AP National Writer
NEW YORK (AP) -- When Matthew Rushing was a young boy growing up in Inglewood, Calif., his mother was concerned he might fall prey to the gang violence that plagued the area. So she signed him up for an afterschool arts program.
It kept the boy off the streets, but also did something his mother could never have predicted: It propelled him into a love affair with dance, a passion that's led him to the very pinnacle of the art form.
If you're a fan of modern dance, chances are you've seen the Alvin Ailey American Dance Theater, surely the most visible modern dance company in the world. If you have, chances are you've seen "Revelations," the company's defining work. And if you've seen "Revelations," you've likely seen Rushing -- slowly undulating his spine in the "Wade in the Water" section, or pointing joyously skyward in the finale, "Rocka My Soul in the Bosom of Abraham," both his body and face so immersed in the moment that it's difficult to look away.
Dance writer Wendy Perron has that blissful problem. "When he enters in 'Revelations,' undulating that spine, I don't want to watch anything else onstage," says Perron, editor at large at Dance Magazine and author of "Through the Eyes of a Dancer." Rushing's movement, she says, "seems to spring from him like a fountain. You can't imagine him being still."
Perron adds: "It would be almost a crime for him to stop dancing." But three years ago, Rushing almost did.
He was in his mid-30s, often a crossroads for dancers, and had been appointed rehearsal director, a step in a new direction. He felt overwhelmed by the prospect of doing both. But Judith Jamison, the troupe's famous artistic director who stepped down a year later, had other ideas.
"She was adamant about me continuing to dance," Rushing says. And so he did.
Audiences will benefit from that decision next week, when the company devotes an entire performance of its New York City Center season to honoring him. It will mark some two decades since Rushing, now 38, joined Ailey in 1992, just a few years after another crucial decision by his mother. The company was performing in Los Angeles, but the show was sold out. A ticket scalper offered two seats.
"One was in the front row, and one was in the balcony," Rushing says. "My mother put me in the front. I saw 'Revelations,' and I saw 'Cry,' which seemed to be about all the women in my life. I hadn't known dance could do that -- comment on my life experiences that way."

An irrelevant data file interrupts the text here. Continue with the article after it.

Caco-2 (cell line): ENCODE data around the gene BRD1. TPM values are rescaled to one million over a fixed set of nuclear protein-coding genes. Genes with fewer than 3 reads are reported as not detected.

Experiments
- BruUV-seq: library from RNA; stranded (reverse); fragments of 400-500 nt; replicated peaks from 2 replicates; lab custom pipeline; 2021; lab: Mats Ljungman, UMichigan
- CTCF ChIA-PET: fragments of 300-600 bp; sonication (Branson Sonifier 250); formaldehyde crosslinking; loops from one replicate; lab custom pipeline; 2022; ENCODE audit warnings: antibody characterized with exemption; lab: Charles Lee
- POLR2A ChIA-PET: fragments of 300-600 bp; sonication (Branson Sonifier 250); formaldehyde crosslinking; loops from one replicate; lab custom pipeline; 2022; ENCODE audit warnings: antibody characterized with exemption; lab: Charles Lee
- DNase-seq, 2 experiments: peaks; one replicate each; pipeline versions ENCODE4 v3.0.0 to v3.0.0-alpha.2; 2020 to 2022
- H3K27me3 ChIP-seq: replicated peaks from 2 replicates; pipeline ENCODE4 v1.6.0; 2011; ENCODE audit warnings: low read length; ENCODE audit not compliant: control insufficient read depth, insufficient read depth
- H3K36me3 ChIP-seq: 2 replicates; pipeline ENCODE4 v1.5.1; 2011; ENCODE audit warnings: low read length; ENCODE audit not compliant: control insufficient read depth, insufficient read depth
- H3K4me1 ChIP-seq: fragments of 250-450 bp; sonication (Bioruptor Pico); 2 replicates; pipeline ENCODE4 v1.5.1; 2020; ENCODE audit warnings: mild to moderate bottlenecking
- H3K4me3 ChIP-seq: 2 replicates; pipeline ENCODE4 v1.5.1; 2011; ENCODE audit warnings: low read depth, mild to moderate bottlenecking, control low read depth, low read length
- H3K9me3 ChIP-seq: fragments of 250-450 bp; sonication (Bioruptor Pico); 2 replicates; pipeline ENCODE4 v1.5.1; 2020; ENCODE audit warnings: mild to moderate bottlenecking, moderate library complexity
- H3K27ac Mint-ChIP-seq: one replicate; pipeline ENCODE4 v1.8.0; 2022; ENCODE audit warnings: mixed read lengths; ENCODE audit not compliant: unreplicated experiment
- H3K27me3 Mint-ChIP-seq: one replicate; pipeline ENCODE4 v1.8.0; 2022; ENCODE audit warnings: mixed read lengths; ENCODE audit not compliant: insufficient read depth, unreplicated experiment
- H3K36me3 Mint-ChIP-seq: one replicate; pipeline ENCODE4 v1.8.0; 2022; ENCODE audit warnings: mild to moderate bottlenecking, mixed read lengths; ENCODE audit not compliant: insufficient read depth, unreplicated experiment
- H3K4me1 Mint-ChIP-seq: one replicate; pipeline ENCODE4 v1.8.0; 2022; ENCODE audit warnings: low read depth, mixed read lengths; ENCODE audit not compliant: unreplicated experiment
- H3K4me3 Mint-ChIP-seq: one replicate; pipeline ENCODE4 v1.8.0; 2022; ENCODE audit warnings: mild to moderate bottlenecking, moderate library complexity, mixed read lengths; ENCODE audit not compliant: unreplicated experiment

Rushing launched into learning about the company. He spent hours memorizing the biographies of top Ailey dancers, past and present -- incredibly, 100 of them, he says. He'd write them out on chalkboards at school.
"When I tell you I was obsessed with this company," he says, shaking his head, unable to complete the sentence. "I knew this was where I was going to be."
At 17, a senior at the Los Angeles County High School for the Arts, Rushing felt ready to audition for the Ailey school in New York, but couldn't afford the airfare. So a teacher accompanied him to Berkeley, Calif., where the company was appearing. Rushing was offered a full scholarship and a spot in the junior company. A year later, he was in the main troupe.
"What I remember is someone so young, but with a desire and a seriousness about the joy of dancing," says dancer Renee Robinson, a longtime mentor. "He had a huge, passionate connection to dancing. He also -- and I was surprised when I saw this -- had a humorous side. I was so drawn to him when I heard him laugh."
As he rose quickly through the ranks, a journey that led to dancing before four U.S. presidents, Rushing also became deeply involved in a non-dancing activity: outreach. The company spends more than half the year touring the country and the world, and Ailey dancers often teach and perform for local youngsters.
"I love it," Rushing says. "It's part of the Ailey fabric. You're an ambassador, as well as an artist."
Gaining seniority also meant progressing through the various sections of "Revelations," a rite of passage for an Ailey dancer. It's no accident that Rushing is front and center at the end, and last to take a curtain call. He insists that despite dancing the work for more than two decades, he doesn't tire of it.